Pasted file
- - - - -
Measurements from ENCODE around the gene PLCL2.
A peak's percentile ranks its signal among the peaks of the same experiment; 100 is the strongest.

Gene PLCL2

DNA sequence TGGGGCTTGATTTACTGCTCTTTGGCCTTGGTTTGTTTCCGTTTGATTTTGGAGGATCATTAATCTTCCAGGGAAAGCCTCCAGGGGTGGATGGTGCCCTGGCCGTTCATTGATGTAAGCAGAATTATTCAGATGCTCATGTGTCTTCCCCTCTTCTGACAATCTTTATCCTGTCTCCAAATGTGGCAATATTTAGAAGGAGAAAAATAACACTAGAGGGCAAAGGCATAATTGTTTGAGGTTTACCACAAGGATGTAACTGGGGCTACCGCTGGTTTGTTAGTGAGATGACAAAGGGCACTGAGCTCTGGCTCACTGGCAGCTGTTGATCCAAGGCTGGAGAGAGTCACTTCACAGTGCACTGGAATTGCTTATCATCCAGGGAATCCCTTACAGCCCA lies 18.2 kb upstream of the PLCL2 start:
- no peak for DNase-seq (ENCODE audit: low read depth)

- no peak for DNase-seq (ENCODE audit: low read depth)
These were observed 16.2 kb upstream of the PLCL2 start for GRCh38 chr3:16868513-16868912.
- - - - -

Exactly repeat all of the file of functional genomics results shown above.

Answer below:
Measurements from ENCODE around the gene PLCL2.
A peak's percentile ranks its signal among the peaks of the same experiment; 100 is the strongest.

Gene PLCL2

DNA sequence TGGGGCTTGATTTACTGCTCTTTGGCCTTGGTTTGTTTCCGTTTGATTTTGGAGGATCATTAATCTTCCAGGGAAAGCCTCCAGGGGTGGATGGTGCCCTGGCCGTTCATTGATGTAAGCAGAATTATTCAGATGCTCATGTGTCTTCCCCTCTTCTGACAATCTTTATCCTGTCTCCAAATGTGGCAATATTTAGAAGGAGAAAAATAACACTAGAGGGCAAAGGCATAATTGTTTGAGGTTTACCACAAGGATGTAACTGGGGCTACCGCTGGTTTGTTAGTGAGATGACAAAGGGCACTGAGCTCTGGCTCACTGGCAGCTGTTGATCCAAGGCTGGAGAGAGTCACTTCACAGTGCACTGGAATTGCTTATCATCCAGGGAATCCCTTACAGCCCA lies 18.2 kb upstream of the PLCL2 start:
- no peak for DNase-seq (ENCODE audit: low read depth)

- no peak for DNase-seq (ENCODE audit: low read depth)
These were observed 16.2 kb upstream of the PLCL2 start for GRCh38 chr3:16868513-16868912.